In recent years however, a severe drought has decreased water reserves throughout Bethlehem. Last summer, Bethlehem had a water shortage that lasted more than a month, as reserves reached all-time lows and water tanker trucks became the only method of distributing potable water.
For the Sisters at the Antonian Charitable Society, that meant their water bills were soaring last summer — far higher than what they had budgeted for. As part of CNEWA’s efforts to care for the marginalized, a grant was provided to the Sisters of the Antonian Charitable Society in 2017 to provide photovoltaic solar panels. These could generate free solar electricity to operate medical equipment, lights and kitchen appliances at the society. That grant also eliminated the society’s reliance on piped water and water supplied by trucks through the rehabilitation of the society’s old rainwater cistern. The grant also enabled the installation of hydroponic units for the kitchen to grow organic vegetables. This is an alternative method that feeds 50 elderly members and 29 women residents daily, saving much money on groceries. There is also enough water left in the cistern for household cleaning and bathing.
The sisters have expressed their gratitude to CNEWA for helping to make these practical solutions a reality — and they are especially grateful that they can continue to provide services for the elderly in Bethlehem.
30 January 2018
Thanks to a project supported by CNEWA, Wagdi Attalah is healthier and working to get his high school diploma. (photo: CNEWA)
Editor’s note: CNEWA is privileged to support numerous initiatives and institutions that serve marginalized, poor and vulnerable populations in Egypt. One such establishment, called Good Samaritan, comprises two facilities that provide care for children in need. CNEWA helps Good Samaritan centers to shelter, feed and clothe children whose parents have died or are too poor to afford these necessities. We also help share the gift of education with underserved children in areas where schools are scarce or unaffordable. Michel Constantin — our regional director in Beirut, who oversees our work in Egypt — recently shared this story of one family benefiting from these on-the-ground services.
Wagdi Attallah is 17-years-old and suffers from asthma and lung problems. His family consists of his mother and himself. Before Magdi was born, while she was pregnant, she had health complications which affected Wagdi’s present condition and requires chronic medications. His mother now suffers from many problems with her eyesight.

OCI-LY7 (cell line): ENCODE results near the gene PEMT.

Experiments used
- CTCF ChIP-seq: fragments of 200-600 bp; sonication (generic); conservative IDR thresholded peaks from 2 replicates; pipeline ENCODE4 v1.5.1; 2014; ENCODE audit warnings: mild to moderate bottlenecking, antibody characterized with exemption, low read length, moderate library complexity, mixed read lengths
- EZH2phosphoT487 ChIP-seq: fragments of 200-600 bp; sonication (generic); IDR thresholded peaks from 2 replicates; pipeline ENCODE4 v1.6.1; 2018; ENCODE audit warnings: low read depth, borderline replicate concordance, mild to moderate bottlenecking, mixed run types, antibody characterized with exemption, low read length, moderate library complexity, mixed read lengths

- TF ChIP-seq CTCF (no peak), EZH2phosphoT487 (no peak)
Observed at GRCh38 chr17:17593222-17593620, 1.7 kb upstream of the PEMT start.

Their main source of income was from selling buffalo milk, but after the buffalo died, they lost that revenue and became poorer and poorer. Their house was in extremely poor condition, with just two small rooms. There was no toilet or kitchen.
Related: Egypt’s Good Samaritans
Through a project supported by CNEWA, and in collaboration with the Good Samaritan Center, we were able to improve conditions for Wagdi and his sick mother. The house was rehabilitated. A bathroom and kitchen were built, along with concrete and tiling to repair the house. We installed doors and windows and painted the walls, and also did some electrical work on the building.
Wagdi’s condition has improved dramatically. He is now studying for his diploma. We are still there to help him as needed — supporting him with assistance in his health care and education.
Thanks to the generosity of CNEWA’s donors, his future now looks much brighter.
26 January 2018
Children at St. Rita School in Zahleh, Lebanon, gather for class. (photo: CNEWA)
Editor’s note: we’re pleased to share with you this update from Michel Constantin, our regional director in Beirut, describing how CNEWA’s support for a school in Lebanon is helping young refugee children from Syria recover from the trauma of war and look forward to a better future.
Being close to the Syrian border, Zahleh and the region were a safe destination for around 2,650 Syrian refugee families. Some 2,000 Syrian Muslim refugee families found shelter in tents and 650 Christian families rented small apartments. Out of the total number, around 500 were children — the main victims of the war in Syria.
Dozens of Syrian children were screened by the Greek Catholic Archbishopric Social Center to be out of schools in Zahle; they were at risk of becoming a lost generation, along with nearly 80 vulnerable Lebanese host community children. They had been enrolled in school but had learning weaknesses that made them at risk of dropping out of school.
For this reason, the Greek Catholic Archbishopric of Zahleh approached CNEWA for help. We were able to provide assistance during the academic year in remedial classes (Arabic, French, English and mathematics lessons), psychosocial support and summer school. Children were taken out on trips to discover new places in Lebanon, enjoying a more carefree time, with the hope of releasing the stress of their daily lives.
Initially, St. Rita School provided regular classes to Lebanese children in the morning shift. As the needs rose, it was decided to use the location to provide remedial classes in the afternoon shifts for the Syrians, along with tutorial classes to some Lebanese who were at risk of dropping out of school.
A student at St. Rita works on his classwork. (photo: CNEWA)
Below is the account of one student who benefited from this arrangement, sent to us by the school’s director, Zeina Aamoury:
Lea, a 10-year-old Syrian girl in the 5th grade, has been enrolled in Saint Rita School since 2016.